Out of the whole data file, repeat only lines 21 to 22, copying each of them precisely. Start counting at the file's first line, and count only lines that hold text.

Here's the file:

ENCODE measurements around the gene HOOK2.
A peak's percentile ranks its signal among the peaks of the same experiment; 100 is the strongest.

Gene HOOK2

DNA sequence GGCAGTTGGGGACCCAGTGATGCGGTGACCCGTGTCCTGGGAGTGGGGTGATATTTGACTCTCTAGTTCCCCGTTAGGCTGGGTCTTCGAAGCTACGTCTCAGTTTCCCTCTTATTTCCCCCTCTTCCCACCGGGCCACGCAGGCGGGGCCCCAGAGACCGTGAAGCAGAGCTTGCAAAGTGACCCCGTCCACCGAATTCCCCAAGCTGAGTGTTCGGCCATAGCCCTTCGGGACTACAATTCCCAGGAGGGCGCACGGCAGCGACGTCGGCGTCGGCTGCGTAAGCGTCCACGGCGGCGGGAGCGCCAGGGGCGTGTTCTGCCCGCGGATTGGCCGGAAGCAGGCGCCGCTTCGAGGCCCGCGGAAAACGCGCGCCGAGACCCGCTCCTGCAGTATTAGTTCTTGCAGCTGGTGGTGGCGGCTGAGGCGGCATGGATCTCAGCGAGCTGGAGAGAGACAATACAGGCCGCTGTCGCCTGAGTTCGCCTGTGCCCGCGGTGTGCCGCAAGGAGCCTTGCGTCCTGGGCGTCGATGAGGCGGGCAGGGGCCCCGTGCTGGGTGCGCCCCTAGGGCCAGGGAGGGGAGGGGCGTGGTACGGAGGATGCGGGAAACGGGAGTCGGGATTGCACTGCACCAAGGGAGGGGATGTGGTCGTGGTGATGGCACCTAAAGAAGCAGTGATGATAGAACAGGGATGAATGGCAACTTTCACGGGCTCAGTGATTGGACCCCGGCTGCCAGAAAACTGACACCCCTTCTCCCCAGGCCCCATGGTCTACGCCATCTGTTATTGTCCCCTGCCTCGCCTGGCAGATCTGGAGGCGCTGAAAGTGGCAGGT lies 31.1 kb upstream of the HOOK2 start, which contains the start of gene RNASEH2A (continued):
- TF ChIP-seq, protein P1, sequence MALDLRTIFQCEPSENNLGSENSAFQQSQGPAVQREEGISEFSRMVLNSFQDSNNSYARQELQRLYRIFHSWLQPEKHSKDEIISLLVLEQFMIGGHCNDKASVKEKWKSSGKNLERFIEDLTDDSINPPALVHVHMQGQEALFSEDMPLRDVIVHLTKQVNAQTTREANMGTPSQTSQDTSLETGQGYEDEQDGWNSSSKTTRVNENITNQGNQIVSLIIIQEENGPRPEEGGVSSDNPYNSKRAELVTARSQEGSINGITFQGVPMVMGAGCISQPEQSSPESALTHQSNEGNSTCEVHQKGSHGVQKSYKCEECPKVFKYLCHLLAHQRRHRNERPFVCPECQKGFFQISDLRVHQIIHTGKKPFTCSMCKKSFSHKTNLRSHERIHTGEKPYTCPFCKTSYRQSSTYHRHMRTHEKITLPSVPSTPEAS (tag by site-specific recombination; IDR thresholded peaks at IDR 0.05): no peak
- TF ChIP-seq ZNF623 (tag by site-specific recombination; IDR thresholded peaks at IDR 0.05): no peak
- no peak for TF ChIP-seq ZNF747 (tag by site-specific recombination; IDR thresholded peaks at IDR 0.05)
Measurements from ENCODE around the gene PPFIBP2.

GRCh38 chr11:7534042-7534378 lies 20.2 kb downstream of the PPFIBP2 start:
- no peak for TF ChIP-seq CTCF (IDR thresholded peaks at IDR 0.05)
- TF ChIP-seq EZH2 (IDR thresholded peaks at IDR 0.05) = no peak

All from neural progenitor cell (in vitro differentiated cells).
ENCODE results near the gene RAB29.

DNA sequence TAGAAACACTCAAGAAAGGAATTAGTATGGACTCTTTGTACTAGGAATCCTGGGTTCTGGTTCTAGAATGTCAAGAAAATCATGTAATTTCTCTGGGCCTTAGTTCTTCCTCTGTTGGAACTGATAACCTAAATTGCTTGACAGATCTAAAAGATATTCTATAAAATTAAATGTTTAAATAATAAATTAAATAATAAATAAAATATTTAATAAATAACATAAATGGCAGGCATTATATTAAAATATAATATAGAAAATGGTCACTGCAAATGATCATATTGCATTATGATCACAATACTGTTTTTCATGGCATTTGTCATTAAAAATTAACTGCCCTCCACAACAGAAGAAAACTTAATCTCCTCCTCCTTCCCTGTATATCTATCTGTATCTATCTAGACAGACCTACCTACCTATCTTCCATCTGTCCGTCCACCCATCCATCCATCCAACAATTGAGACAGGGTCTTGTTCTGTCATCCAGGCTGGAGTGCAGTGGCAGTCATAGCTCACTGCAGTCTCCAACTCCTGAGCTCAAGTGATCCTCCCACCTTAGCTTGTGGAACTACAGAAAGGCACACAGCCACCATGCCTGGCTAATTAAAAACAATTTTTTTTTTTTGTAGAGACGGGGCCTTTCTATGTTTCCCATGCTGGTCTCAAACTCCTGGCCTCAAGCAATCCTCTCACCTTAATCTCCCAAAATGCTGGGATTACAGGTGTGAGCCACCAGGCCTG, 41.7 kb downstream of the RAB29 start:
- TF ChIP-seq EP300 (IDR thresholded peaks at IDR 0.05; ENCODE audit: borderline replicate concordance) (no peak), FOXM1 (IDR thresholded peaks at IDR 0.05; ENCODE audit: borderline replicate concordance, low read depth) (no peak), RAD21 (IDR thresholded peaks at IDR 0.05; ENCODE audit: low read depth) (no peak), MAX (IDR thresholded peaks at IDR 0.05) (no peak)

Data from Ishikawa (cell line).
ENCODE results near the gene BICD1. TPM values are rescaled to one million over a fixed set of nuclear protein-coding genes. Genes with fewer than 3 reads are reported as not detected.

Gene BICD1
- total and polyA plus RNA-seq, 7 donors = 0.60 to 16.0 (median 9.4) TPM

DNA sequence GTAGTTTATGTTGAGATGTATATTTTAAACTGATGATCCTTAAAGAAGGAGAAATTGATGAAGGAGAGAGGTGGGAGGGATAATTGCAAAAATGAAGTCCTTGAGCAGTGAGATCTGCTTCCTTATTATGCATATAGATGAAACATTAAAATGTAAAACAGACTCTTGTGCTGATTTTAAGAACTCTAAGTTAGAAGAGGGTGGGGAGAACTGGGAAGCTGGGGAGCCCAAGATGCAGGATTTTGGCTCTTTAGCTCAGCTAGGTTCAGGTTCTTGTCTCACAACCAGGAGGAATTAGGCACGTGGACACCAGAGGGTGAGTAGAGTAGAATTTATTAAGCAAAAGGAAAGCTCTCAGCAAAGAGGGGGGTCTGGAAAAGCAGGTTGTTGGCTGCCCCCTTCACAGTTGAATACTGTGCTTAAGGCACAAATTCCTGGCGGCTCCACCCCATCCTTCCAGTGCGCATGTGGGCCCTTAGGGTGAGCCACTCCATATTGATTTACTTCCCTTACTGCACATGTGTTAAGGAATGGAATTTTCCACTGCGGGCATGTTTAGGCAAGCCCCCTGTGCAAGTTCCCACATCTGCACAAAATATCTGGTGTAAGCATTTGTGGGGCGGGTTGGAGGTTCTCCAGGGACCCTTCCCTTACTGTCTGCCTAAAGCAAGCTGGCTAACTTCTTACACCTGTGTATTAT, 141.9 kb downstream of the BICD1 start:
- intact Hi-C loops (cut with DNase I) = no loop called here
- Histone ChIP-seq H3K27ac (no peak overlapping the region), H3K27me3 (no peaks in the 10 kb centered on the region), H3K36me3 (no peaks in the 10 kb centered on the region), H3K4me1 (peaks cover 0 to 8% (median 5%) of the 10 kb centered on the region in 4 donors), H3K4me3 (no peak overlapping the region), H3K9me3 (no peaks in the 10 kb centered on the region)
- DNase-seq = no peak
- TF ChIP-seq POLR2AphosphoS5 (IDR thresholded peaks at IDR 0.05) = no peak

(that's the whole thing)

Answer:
- intact Hi-C loops (cut with DNase I) = no loop called here
- Histone ChIP-seq H3K27ac (no peak overlapping the region), H3K27me3 (no peaks in the 10 kb centered on the region), H3K36me3 (no peaks in the 10 kb centered on the region), H3K4me1 (peaks cover 0 to 8% (median 5%) of the 10 kb centered on the region in 4 donors), H3K4me3 (no peak overlapping the region), H3K9me3 (no peaks in the 10 kb centered on the region)